This coming around is also occurring in a softer way among many evangelicals, whether they realize it or not, in their embrace of the concept of “Christian worldview” thinking. And the anti-Christian and secularist left has seized upon the rising menace to modernist liberalism that they see in Christian “Dominionism,” a theological term they don’t understand and almost always use incorrectly. (This too is a subject for another essay.)
This idea that Islam is incompatible with America and the West (what used to be called Christendom) because it is illiberal, implies that what truly distinguishes the West from the rest is its liberalism not its Christianity. This may be true and would go a long way toward explaining the sorry state of modern Christianity, but it is to be bemoaned if it is, not celebrated.
I believe modern Christianity is in desperate need of more illiberalism and more adherents who are willing to take it seriously enough that it becomes the broadly encompassing worldview for them that Islam is accused of being for Muslims. Likewise, the problem with Islam is not that it is illiberal. It will not be fixed by embracing liberalism. The problem with Islam is that it is false. It is not Christianity. The hope is not that Muslims will reject their illiberalism and assimilate to become good little liberal Westerners; it is that they will accept Christ. (Again to be clear, when I speak here of illiberalism I do not primarily mean fundamentalism vis-a-vis theological liberalism. I mean Christian particularism vis-a-vis pluralism.)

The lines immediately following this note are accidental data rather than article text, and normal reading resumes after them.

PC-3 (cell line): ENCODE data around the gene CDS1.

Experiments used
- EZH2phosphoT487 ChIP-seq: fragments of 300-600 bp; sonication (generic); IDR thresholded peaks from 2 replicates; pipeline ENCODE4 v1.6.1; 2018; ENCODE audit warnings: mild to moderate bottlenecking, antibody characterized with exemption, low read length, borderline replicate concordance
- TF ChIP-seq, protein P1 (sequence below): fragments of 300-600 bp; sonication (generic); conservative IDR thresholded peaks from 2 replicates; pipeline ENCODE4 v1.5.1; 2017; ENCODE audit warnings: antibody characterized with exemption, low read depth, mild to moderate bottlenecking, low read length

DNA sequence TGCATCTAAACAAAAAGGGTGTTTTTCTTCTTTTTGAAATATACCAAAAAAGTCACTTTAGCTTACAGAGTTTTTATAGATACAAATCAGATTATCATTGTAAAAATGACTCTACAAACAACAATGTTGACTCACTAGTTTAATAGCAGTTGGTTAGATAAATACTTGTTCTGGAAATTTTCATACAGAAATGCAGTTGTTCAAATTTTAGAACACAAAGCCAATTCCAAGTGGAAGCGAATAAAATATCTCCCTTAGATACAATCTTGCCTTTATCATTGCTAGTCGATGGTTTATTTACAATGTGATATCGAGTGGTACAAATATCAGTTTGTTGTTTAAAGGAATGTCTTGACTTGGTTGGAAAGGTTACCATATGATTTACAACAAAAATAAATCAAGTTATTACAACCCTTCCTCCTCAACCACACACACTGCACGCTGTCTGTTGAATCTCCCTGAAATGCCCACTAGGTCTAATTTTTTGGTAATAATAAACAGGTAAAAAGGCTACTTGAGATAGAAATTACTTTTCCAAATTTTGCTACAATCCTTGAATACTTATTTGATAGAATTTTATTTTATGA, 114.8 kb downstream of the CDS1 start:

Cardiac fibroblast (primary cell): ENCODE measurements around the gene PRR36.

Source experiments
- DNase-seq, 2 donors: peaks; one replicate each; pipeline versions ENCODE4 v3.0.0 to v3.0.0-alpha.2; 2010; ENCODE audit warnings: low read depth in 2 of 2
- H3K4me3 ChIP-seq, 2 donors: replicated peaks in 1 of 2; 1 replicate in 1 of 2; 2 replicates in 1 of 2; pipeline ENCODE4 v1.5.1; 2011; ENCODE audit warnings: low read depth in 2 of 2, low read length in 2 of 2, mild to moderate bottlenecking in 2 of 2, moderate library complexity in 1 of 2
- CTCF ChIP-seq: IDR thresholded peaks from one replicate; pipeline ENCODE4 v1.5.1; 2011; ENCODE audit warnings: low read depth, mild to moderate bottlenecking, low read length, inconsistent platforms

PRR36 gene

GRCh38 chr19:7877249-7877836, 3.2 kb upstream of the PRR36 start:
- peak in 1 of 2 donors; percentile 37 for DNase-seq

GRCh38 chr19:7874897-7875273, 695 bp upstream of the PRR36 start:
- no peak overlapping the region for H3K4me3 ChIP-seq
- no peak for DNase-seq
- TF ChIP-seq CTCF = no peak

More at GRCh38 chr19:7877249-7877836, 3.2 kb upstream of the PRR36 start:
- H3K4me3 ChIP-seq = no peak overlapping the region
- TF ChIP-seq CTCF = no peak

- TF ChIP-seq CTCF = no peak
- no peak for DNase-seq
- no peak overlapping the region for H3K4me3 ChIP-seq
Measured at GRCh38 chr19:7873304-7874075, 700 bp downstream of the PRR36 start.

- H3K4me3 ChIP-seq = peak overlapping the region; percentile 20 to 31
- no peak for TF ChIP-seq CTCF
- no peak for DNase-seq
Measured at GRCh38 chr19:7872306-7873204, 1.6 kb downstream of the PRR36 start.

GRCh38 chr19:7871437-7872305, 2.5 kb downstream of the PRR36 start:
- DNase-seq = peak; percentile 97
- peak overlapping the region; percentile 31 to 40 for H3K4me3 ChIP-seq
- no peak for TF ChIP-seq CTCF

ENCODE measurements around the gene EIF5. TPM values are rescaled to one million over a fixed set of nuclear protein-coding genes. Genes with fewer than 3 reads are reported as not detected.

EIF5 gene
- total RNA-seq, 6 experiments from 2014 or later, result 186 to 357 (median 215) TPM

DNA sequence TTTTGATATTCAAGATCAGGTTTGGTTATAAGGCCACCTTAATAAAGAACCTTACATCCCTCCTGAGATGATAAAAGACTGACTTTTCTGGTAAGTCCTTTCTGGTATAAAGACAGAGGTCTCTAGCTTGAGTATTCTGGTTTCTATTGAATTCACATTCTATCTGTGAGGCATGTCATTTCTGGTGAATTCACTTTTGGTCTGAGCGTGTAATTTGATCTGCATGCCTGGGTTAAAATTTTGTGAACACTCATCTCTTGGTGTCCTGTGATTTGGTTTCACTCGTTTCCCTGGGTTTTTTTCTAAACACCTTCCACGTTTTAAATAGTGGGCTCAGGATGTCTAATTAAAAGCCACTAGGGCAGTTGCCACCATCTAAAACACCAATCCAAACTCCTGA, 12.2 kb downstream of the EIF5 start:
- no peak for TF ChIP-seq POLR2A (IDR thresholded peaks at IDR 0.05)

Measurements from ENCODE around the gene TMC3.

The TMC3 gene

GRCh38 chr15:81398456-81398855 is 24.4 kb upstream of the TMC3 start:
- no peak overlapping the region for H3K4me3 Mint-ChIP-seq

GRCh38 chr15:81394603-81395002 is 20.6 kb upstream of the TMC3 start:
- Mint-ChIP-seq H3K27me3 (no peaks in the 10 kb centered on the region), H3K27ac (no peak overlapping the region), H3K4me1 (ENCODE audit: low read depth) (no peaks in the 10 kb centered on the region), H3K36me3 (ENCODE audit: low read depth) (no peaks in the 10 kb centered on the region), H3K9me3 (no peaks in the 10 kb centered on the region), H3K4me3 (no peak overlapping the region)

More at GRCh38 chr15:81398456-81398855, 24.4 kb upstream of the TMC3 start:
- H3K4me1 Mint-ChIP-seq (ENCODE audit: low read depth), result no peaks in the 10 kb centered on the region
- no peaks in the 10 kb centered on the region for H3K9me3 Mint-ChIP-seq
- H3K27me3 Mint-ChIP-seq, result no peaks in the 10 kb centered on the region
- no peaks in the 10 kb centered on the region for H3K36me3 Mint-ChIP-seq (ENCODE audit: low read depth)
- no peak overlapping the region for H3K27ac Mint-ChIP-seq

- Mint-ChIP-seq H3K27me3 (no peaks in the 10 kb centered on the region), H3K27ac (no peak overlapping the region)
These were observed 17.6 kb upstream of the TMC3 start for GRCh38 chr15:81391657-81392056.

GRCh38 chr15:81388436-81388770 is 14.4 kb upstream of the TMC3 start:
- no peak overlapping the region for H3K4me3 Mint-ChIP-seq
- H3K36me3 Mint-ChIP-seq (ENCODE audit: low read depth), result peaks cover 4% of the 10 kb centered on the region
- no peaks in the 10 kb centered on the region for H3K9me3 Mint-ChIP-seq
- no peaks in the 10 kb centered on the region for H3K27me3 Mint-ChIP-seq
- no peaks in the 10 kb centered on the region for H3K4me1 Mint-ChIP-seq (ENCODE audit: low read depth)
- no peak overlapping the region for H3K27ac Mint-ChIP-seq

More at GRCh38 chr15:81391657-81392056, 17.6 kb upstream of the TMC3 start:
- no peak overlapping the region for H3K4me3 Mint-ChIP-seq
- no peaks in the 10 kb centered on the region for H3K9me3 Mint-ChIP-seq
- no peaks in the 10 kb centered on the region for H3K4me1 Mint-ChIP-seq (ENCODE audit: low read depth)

The implications of my argument are broad, and I plan to flesh them out, God willing, in future essays.